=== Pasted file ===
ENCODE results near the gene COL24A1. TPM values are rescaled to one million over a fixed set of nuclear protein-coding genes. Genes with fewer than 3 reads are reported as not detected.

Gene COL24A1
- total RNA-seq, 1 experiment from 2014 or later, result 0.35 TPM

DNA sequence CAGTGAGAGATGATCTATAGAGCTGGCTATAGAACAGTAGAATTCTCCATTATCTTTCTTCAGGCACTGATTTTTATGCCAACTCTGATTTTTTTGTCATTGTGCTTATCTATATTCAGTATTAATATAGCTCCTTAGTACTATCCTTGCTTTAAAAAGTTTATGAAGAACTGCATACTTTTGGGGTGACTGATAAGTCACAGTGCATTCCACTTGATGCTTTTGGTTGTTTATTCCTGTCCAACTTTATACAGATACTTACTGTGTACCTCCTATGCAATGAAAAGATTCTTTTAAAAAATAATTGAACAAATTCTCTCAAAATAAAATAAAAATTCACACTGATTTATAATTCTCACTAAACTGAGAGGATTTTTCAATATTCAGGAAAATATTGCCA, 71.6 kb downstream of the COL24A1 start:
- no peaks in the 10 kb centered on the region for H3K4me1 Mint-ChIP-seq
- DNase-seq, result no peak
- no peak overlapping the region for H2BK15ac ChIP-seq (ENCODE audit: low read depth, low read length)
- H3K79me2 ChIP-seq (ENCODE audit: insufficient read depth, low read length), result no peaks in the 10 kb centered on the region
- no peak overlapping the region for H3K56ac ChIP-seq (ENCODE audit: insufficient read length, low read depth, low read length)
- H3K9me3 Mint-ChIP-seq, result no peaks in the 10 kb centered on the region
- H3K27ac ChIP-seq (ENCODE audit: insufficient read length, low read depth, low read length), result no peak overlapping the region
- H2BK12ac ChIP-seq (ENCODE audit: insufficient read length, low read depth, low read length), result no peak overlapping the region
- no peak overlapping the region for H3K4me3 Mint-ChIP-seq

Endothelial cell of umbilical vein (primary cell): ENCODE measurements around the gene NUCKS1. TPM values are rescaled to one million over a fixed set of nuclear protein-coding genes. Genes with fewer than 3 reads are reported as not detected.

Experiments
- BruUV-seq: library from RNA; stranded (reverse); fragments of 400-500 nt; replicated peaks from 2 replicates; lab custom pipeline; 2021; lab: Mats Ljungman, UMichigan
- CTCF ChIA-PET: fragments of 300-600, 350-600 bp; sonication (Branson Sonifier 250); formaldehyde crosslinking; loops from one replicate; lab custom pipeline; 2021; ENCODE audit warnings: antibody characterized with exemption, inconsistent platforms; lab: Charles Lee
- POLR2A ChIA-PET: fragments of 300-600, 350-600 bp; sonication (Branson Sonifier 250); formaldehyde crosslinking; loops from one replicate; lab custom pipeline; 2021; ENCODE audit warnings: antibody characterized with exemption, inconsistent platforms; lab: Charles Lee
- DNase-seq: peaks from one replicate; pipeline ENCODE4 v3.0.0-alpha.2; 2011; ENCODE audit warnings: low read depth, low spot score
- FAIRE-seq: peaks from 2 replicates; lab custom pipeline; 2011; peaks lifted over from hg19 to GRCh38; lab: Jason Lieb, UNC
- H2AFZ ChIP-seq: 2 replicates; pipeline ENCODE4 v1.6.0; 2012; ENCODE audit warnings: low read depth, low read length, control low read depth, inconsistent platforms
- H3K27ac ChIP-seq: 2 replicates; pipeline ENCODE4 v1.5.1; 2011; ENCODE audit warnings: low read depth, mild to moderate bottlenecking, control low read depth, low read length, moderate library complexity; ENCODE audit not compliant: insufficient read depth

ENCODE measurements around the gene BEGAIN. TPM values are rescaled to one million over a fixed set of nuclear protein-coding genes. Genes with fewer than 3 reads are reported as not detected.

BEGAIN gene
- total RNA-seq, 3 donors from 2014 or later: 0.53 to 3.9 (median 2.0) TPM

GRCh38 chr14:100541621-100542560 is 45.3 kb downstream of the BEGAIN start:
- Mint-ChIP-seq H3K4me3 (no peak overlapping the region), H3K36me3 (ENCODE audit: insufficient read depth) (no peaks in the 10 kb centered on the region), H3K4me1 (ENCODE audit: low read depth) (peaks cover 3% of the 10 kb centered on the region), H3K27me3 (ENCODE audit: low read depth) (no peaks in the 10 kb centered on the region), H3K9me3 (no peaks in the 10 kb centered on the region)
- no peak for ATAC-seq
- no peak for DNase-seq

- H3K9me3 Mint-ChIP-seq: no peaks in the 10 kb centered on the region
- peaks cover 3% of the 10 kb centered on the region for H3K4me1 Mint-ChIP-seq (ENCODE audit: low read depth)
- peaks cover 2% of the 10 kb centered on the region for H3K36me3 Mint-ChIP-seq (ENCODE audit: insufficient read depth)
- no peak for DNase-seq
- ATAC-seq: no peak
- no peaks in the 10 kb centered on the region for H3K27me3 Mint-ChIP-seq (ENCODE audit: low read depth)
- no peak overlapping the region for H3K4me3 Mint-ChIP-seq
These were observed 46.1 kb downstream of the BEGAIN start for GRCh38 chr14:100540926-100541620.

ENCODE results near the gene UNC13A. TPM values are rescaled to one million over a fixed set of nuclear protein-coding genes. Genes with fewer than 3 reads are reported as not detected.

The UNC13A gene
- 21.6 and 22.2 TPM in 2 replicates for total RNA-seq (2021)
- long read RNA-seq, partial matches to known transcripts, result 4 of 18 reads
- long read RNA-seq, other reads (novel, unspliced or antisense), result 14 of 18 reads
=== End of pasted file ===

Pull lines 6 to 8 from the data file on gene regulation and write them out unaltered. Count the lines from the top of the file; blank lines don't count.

- DNase-seq, result no peak
- no peak overlapping the region for H2BK15ac ChIP-seq (ENCODE audit: low read depth, low read length)
- H3K79me2 ChIP-seq (ENCODE audit: insufficient read depth, low read length), result no peaks in the 10 kb centered on the region